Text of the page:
A former CIA operative who was due to be imprisoned for her alleged part in a 2003 abduction of an Egyptian cleric has been partially pardoned by the Italian government.

Sabrina de Sousa was one of 23 US officials convicted in absentia by Italy in 2009 for taking part in former President George W Bush's extraordinary rendition programme.

The convictions followed the kidnapping of Hassan Mustafa Osama Nasr, also known as Abu Omar, who was seized in Milan before being taken to Germany and on to Egypt, where he was severely tortured.

President Sergio Mattarella on Tuesday (28 February) announced that de Sousa's sentence would be reduced from four years to three, meaning that she could opt for alternative means of punishment rather than imprisonment.

It comes after months of legal wrangling as to whether de Sousa should be exported from Portugal, where she holds dual citizenship and has been held under house arrest since 2015.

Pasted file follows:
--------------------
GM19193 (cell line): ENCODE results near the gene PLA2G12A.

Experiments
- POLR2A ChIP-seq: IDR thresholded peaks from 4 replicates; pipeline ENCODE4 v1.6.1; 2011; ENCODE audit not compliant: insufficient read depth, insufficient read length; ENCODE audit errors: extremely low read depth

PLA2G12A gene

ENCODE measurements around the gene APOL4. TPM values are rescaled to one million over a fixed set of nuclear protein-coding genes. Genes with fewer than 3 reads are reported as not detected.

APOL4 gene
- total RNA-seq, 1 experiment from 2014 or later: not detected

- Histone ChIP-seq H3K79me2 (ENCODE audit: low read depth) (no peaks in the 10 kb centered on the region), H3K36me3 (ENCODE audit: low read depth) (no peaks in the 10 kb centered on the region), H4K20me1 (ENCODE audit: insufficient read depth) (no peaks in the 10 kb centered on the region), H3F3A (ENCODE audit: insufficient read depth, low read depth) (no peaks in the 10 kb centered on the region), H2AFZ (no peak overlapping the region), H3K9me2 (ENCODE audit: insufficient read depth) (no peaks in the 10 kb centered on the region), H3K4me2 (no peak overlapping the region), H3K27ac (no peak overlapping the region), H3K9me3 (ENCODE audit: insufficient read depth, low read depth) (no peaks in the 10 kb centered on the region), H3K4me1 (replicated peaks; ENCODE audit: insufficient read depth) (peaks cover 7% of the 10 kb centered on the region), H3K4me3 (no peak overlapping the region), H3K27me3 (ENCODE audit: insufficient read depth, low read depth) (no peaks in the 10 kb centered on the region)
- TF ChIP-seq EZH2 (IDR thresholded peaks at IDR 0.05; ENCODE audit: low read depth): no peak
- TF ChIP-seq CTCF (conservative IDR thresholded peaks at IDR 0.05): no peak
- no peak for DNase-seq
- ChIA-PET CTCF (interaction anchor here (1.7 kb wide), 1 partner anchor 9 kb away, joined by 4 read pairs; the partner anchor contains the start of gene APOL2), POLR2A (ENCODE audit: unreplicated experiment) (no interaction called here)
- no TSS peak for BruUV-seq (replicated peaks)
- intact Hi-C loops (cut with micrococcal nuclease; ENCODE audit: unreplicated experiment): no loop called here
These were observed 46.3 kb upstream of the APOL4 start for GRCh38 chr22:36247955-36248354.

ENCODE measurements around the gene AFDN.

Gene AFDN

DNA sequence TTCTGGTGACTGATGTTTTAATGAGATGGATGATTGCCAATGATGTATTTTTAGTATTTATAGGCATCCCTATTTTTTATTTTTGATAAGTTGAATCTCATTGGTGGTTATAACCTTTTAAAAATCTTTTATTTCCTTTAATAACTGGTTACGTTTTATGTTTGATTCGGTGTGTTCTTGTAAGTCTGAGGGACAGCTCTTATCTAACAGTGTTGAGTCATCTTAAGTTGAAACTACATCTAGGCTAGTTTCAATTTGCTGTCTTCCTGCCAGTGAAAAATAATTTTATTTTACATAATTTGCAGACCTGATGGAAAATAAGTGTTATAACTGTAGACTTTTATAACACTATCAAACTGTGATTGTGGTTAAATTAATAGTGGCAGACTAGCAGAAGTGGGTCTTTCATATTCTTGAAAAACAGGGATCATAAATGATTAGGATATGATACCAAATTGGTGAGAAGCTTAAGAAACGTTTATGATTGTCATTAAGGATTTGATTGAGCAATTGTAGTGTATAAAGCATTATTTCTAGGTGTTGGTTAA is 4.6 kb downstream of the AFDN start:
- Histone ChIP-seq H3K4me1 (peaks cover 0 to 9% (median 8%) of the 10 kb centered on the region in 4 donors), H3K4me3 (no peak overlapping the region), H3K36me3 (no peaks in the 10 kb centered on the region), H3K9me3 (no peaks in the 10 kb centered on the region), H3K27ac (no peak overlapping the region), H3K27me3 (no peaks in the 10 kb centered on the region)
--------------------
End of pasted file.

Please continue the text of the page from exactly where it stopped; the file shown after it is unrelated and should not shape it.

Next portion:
Mattarella's statement came on the eve of her extradition to Italy, where she was to serve her sentence. It did not clarify, however, if de Sousa was still to travel to Italy.

She has maintained her innocence throughout and, extraordinarily, has been supported by Abu Omar, who claims she is being used as a scapegoat by the US government to protect high-ranking officials .

Abu Omar was released after four years in Egyptian captivity without charge. However, he was later convicted in absentia of "criminal association for the purposes of international terrorism" by a court in Milan in 2013.

In 2016, the European Court of Human Rights awarded him €115,000 (£98,247; $121,600) in damages from Italy in its role for his captivity.

The case against the 23 US officials was brought to Italy's court by a private investigator and was not officially endorsed by the Italian government, who were among the accused.

Two Italian security officials were tried and convicted alongside the US agents for the illegal rendition of Abu Omar.